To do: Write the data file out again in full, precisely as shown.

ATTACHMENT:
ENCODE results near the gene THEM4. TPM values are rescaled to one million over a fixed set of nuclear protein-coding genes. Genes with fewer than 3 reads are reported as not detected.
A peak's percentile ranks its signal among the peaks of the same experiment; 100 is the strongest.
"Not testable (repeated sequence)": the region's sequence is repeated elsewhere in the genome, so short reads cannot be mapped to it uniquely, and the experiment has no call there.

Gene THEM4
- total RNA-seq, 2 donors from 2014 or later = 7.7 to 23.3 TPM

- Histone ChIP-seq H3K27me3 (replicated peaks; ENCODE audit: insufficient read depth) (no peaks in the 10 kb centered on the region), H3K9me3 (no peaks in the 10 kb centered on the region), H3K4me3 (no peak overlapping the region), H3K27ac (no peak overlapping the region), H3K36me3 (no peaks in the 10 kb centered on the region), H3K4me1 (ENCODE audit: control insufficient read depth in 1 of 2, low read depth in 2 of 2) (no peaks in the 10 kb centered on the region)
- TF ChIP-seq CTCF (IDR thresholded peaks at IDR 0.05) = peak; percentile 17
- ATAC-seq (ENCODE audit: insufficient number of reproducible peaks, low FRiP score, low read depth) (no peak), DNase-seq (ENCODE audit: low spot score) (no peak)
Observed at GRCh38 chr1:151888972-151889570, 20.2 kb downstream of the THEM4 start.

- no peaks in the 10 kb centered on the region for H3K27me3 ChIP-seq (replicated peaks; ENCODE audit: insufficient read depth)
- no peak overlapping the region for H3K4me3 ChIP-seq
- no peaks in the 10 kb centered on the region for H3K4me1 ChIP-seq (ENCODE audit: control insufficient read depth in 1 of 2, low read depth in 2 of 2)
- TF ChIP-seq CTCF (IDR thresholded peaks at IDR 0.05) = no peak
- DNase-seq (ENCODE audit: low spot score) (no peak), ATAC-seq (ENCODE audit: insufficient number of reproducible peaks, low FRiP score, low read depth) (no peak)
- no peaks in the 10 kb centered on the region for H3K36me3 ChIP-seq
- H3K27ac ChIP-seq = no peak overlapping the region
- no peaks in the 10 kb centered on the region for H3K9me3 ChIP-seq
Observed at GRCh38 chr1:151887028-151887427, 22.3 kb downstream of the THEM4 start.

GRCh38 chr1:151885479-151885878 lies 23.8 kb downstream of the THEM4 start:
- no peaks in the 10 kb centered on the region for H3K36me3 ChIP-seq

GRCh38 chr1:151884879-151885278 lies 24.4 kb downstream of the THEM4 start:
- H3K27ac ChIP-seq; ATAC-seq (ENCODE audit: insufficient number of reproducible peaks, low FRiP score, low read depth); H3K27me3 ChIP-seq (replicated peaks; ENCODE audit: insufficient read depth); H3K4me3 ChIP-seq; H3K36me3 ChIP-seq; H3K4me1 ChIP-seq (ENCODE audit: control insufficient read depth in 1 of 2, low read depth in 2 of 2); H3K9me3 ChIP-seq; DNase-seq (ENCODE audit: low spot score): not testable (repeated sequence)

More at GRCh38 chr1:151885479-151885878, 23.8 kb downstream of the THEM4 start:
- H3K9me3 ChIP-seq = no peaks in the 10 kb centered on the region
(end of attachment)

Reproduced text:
ENCODE results near the gene THEM4. TPM values are rescaled to one million over a fixed set of nuclear protein-coding genes. Genes with fewer than 3 reads are reported as not detected.
A peak's percentile ranks its signal among the peaks of the same experiment; 100 is the strongest.
"Not testable (repeated sequence)": the region's sequence is repeated elsewhere in the genome, so short reads cannot be mapped to it uniquely, and the experiment has no call there.

Gene THEM4
- total RNA-seq, 2 donors from 2014 or later = 7.7 to 23.3 TPM

- Histone ChIP-seq H3K27me3 (replicated peaks; ENCODE audit: insufficient read depth) (no peaks in the 10 kb centered on the region), H3K9me3 (no peaks in the 10 kb centered on the region), H3K4me3 (no peak overlapping the region), H3K27ac (no peak overlapping the region), H3K36me3 (no peaks in the 10 kb centered on the region), H3K4me1 (ENCODE audit: control insufficient read depth in 1 of 2, low read depth in 2 of 2) (no peaks in the 10 kb centered on the region)
- TF ChIP-seq CTCF (IDR thresholded peaks at IDR 0.05) = peak; percentile 17
- ATAC-seq (ENCODE audit: insufficient number of reproducible peaks, low FRiP score, low read depth) (no peak), DNase-seq (ENCODE audit: low spot score) (no peak)
Observed at GRCh38 chr1:151888972-151889570, 20.2 kb downstream of the THEM4 start.

- no peaks in the 10 kb centered on the region for H3K27me3 ChIP-seq (replicated peaks; ENCODE audit: insufficient read depth)
- no peak overlapping the region for H3K4me3 ChIP-seq
- no peaks in the 10 kb centered on the region for H3K4me1 ChIP-seq (ENCODE audit: control insufficient read depth in 1 of 2, low read depth in 2 of 2)
- TF ChIP-seq CTCF (IDR thresholded peaks at IDR 0.05) = no peak
- DNase-seq (ENCODE audit: low spot score) (no peak), ATAC-seq (ENCODE audit: insufficient number of reproducible peaks, low FRiP score, low read depth) (no peak)
- no peaks in the 10 kb centered on the region for H3K36me3 ChIP-seq
- H3K27ac ChIP-seq = no peak overlapping the region
- no peaks in the 10 kb centered on the region for H3K9me3 ChIP-seq
Observed at GRCh38 chr1:151887028-151887427, 22.3 kb downstream of the THEM4 start.

GRCh38 chr1:151885479-151885878 lies 23.8 kb downstream of the THEM4 start:
- no peaks in the 10 kb centered on the region for H3K36me3 ChIP-seq

GRCh38 chr1:151884879-151885278 lies 24.4 kb downstream of the THEM4 start:
- H3K27ac ChIP-seq; ATAC-seq (ENCODE audit: insufficient number of reproducible peaks, low FRiP score, low read depth); H3K27me3 ChIP-seq (replicated peaks; ENCODE audit: insufficient read depth); H3K4me3 ChIP-seq; H3K36me3 ChIP-seq; H3K4me1 ChIP-seq (ENCODE audit: control insufficient read depth in 1 of 2, low read depth in 2 of 2); H3K9me3 ChIP-seq; DNase-seq (ENCODE audit: low spot score): not testable (repeated sequence)

More at GRCh38 chr1:151885479-151885878, 23.8 kb downstream of the THEM4 start:
- H3K9me3 ChIP-seq = no peaks in the 10 kb centered on the region